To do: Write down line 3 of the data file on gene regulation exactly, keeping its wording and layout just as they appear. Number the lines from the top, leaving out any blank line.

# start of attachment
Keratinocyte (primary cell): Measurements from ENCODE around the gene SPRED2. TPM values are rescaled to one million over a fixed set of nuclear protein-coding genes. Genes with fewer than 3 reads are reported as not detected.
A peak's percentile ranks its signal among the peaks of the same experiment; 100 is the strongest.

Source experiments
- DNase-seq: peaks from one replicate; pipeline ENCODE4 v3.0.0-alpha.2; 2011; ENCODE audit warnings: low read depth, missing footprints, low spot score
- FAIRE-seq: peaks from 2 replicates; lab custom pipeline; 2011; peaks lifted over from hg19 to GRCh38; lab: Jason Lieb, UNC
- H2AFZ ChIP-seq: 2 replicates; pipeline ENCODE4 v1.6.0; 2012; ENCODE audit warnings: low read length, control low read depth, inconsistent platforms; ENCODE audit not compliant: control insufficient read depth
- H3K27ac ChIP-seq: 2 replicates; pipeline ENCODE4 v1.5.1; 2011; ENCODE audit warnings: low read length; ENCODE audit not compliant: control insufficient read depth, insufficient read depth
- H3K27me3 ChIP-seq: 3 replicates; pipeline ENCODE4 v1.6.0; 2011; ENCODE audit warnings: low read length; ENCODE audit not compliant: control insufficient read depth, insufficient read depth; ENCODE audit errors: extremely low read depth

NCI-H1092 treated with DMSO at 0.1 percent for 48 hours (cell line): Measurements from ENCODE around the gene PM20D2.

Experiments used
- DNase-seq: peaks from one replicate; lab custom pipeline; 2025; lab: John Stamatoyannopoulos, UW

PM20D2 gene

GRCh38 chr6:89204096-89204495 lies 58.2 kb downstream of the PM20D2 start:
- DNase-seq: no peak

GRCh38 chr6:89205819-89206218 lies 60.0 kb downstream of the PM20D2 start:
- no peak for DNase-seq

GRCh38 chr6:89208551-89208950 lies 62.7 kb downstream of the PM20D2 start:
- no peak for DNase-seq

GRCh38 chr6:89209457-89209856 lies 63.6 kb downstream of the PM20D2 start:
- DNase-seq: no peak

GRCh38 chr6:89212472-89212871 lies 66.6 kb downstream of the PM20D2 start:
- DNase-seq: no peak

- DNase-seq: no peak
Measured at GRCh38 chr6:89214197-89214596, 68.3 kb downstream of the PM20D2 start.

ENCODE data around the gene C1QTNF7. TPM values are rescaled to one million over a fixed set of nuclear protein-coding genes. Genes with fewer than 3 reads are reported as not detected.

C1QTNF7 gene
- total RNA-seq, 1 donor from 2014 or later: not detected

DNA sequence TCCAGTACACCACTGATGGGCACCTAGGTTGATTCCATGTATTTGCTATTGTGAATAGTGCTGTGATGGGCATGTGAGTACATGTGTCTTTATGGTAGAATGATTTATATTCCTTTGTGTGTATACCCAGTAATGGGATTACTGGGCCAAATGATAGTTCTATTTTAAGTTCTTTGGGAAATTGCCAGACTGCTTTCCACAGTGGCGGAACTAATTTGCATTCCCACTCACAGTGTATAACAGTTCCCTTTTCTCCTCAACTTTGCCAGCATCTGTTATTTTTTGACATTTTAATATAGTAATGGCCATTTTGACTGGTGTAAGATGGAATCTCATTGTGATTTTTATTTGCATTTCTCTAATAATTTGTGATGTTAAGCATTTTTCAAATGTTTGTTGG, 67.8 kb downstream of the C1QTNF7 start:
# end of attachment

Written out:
Source experiments